(“The coming curse, your antichrist, I am the watcher’s eye” – Earl Doherty*)
Contrary to popular belief, the “antichrist” doesn’t make an appearance in the book of revelation. The only mentions of “an” antichrist (it is actually multiple antichrists) is in the epistles of 1 and 2 John:
1 John 2:18
Dear children, this is the last hour; and as you have heard that the antichrist is coming, even now many antichrists have come. This is how we know it is the last hour.
1 John 2:22
Who is the liar? It is whoever denies that Jesus is the Christ. Such a person is the antichrist—denying the Father and the Son.
1 John 4:3
but every spirit that does not acknowledge Jesus is not from God. This is the spirit of the antichrist, which you have heard is coming and even now is already in the world.
2 John 1:7
I say this because many deceivers, who do not acknowledge Jesus Christ as coming in the flesh, have gone out into the world. Any such person is the deceiver and the antichrist.
In historical context, the epistle writer is really talking about the docetists of his day. Those were the ones who thought that Christ had not come in the flesh but was just a phantom or spirit. So for example, Marcion would be considered an antichrist. The writer(s) of these epistles also seems to be railing against adoptionists, those who separate Jesus from Christ. Again, adoptionists were technically Christians who thought that the Christ was only a spirit that had possessed Jesus, such as what was happening at Mark 1.12 (the spirit literally throws him out into the wilderness: τὸ πνεῦμα αὐτὸν ἐκβάλλει εἰς τὴν ἔρημον::to pneuma auton ekballei eis ten heremon). And of course, the spirit leaves Jesus at his crucifixion at Mark 15.37. Even though modern translations say something like “he breathed his last”, the wording that is used in Greek lends credence to the adoptionist interpretation: ἐξέπνευσεν::exepneusen literally means the spirit left him (ex = out; pneu- = spirit). An example of this sort would be Christians like Cerinthus, another antichrist.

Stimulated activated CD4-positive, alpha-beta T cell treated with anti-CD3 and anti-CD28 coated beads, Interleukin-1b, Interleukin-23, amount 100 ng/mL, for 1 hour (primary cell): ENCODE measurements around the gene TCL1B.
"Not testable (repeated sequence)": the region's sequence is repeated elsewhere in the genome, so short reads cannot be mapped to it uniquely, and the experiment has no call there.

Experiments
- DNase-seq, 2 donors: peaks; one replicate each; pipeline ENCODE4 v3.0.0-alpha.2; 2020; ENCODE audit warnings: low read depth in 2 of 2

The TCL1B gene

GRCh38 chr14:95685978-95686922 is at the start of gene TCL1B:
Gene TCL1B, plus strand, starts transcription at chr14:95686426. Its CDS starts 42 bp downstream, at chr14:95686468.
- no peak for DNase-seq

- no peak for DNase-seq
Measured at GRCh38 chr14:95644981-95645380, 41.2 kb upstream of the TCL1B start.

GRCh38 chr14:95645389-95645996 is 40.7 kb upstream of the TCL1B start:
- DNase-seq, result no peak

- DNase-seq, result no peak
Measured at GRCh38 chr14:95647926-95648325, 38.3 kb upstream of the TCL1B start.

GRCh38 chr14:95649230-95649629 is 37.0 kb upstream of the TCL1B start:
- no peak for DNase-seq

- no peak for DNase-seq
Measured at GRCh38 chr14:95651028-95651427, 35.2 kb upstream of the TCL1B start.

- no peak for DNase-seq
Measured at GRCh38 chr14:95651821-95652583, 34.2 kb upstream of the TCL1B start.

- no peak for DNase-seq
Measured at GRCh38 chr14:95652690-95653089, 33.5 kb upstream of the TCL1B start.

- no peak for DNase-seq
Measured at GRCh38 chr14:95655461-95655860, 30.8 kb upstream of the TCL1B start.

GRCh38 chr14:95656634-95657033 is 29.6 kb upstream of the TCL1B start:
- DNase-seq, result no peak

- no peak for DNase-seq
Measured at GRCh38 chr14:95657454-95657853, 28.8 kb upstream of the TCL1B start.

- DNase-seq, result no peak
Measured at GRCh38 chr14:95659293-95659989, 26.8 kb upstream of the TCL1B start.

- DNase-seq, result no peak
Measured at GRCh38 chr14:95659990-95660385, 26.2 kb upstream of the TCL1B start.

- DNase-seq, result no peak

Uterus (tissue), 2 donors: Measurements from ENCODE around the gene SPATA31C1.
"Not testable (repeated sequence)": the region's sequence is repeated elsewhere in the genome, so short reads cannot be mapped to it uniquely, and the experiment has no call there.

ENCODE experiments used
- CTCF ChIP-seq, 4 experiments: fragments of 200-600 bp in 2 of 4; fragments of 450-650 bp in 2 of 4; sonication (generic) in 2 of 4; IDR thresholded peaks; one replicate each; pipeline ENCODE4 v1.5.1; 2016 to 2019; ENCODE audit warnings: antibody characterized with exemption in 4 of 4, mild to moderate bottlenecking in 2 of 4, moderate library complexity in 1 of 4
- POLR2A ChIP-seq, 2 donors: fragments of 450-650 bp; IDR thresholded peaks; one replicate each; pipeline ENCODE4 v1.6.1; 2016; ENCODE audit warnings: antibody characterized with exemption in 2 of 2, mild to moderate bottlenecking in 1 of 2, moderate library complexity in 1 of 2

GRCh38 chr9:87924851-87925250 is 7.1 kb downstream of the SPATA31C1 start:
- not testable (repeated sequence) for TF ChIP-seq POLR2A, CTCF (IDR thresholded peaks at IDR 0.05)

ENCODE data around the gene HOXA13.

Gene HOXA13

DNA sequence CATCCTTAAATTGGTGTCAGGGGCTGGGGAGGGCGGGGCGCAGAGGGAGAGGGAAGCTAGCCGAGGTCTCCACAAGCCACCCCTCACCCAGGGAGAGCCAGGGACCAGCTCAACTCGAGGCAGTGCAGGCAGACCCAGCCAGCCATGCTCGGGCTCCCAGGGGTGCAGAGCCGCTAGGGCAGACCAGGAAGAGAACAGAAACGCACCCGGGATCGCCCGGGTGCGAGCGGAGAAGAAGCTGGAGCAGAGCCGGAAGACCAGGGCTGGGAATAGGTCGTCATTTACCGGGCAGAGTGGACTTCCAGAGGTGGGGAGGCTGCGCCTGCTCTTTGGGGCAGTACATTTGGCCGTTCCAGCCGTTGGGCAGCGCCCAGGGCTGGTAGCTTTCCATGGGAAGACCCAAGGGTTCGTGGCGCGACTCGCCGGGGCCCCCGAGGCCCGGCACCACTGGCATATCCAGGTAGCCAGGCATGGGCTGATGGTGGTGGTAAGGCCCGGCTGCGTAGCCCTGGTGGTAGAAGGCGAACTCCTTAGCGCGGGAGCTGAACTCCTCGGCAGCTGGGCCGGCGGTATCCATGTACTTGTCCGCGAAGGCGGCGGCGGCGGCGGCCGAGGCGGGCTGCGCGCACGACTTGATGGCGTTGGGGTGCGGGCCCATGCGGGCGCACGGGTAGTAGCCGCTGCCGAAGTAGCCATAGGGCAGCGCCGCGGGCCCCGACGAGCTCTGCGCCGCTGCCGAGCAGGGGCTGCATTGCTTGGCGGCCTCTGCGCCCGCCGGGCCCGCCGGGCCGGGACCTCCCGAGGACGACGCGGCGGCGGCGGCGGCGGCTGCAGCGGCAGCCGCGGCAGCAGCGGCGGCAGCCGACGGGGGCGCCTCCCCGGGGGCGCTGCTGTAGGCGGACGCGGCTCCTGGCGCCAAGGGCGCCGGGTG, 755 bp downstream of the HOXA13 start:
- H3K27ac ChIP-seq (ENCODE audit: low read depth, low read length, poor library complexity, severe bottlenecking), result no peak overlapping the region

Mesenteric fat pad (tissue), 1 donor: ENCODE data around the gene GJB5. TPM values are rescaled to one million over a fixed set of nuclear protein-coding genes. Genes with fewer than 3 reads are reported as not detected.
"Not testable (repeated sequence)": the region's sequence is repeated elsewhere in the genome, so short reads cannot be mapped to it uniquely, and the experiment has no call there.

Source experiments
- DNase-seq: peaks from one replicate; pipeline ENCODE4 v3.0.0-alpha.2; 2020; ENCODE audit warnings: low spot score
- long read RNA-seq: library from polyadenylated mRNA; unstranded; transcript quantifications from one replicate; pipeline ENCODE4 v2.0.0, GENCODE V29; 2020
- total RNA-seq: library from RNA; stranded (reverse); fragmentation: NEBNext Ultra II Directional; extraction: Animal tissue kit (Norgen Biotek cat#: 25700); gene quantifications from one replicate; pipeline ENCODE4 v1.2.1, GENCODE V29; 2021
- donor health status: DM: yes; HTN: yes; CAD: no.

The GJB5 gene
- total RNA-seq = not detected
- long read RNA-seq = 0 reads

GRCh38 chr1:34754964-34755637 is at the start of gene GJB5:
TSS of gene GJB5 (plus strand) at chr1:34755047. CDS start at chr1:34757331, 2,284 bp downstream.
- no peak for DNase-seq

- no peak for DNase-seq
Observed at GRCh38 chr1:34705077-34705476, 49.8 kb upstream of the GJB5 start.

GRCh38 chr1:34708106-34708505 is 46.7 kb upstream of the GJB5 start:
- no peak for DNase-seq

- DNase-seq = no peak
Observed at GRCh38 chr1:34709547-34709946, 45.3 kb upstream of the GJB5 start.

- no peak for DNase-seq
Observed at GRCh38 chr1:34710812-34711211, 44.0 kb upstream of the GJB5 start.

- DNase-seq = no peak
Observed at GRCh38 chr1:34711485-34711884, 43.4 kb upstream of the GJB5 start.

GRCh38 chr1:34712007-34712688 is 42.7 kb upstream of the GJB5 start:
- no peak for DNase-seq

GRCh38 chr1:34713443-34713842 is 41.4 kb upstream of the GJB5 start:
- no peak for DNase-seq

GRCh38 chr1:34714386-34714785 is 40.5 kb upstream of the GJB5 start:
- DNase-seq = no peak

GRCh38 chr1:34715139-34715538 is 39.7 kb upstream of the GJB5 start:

But taking the epistle writer at his bare word, without historical context (since people that full stop didn’t believe that Jesus existed at all probably didn’t exist in John’s day), it would seem that modern Jesus Mythicists might qualify as antichrists. They are also people who believe that Jesus didn’t come “in the flesh” but was originally thought to be a celestial being. It might even apply to mythicists who think that Jesus never existed even though they might think that all early Christians thought that Jesus was a real human being walking around Galilee. Much like Ned Ludd or John Henry.
So to me it seems that even though the author of these epistles of John didn’t have modern mythicists in mind, according to a more relaxed version of his definition of an antichrist modern mythicists might be considered antichrists.
* Note, this is just me being funny, not an ad hominem…